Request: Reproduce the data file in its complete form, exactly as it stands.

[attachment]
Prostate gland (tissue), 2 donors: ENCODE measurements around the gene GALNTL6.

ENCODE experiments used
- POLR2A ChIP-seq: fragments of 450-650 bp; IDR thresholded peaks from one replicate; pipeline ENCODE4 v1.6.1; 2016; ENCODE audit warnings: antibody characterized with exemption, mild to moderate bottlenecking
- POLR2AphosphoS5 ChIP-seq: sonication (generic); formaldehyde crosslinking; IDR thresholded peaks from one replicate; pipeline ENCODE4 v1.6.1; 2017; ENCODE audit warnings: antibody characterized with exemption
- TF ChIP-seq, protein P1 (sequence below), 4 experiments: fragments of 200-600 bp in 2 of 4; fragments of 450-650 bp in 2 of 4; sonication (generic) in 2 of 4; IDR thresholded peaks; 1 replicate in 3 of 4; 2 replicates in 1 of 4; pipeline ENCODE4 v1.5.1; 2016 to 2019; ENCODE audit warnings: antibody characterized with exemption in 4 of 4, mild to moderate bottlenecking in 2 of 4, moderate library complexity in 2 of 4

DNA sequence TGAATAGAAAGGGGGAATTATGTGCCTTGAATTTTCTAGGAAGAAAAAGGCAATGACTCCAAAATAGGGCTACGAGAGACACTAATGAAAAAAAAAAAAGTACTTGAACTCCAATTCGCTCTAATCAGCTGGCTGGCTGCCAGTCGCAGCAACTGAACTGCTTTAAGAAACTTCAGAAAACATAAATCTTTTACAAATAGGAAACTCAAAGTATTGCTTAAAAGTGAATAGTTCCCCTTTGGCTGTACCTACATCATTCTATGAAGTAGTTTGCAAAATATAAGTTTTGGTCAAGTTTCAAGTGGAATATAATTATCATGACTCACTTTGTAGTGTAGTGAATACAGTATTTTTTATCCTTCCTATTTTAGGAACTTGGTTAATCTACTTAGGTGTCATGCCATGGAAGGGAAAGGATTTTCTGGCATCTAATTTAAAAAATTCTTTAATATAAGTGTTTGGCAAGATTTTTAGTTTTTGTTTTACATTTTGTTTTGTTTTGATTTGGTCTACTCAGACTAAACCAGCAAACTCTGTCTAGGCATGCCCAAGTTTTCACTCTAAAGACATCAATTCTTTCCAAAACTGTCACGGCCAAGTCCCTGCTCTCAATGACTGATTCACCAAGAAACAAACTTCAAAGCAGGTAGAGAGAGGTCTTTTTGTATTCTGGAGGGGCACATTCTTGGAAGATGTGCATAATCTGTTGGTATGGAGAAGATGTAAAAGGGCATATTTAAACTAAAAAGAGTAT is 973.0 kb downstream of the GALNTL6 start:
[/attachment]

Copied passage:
Prostate gland (tissue), 2 donors: ENCODE measurements around the gene GALNTL6.

ENCODE experiments used
- POLR2A ChIP-seq: fragments of 450-650 bp; IDR thresholded peaks from one replicate; pipeline ENCODE4 v1.6.1; 2016; ENCODE audit warnings: antibody characterized with exemption, mild to moderate bottlenecking
- POLR2AphosphoS5 ChIP-seq: sonication (generic); formaldehyde crosslinking; IDR thresholded peaks from one replicate; pipeline ENCODE4 v1.6.1; 2017; ENCODE audit warnings: antibody characterized with exemption
- TF ChIP-seq, protein P1 (sequence below), 4 experiments: fragments of 200-600 bp in 2 of 4; fragments of 450-650 bp in 2 of 4; sonication (generic) in 2 of 4; IDR thresholded peaks; 1 replicate in 3 of 4; 2 replicates in 1 of 4; pipeline ENCODE4 v1.5.1; 2016 to 2019; ENCODE audit warnings: antibody characterized with exemption in 4 of 4, mild to moderate bottlenecking in 2 of 4, moderate library complexity in 2 of 4

DNA sequence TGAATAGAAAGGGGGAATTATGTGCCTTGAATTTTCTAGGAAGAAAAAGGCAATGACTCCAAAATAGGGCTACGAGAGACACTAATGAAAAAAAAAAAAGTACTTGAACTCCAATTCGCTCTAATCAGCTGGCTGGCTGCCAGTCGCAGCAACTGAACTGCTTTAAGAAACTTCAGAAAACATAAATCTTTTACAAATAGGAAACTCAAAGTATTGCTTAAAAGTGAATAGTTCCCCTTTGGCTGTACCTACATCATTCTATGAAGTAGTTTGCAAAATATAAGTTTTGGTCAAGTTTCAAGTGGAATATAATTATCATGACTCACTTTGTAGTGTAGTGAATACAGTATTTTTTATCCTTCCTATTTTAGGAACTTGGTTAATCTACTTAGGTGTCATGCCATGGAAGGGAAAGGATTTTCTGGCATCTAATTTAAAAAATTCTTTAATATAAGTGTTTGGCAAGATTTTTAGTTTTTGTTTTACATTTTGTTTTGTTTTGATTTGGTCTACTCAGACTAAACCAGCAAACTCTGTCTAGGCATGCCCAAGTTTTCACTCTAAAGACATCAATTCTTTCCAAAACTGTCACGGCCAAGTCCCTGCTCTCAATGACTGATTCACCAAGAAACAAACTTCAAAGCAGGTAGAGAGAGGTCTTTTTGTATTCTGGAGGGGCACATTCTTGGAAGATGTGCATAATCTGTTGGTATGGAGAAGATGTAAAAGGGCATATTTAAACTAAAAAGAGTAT is 973.0 kb downstream of the GALNTL6 start: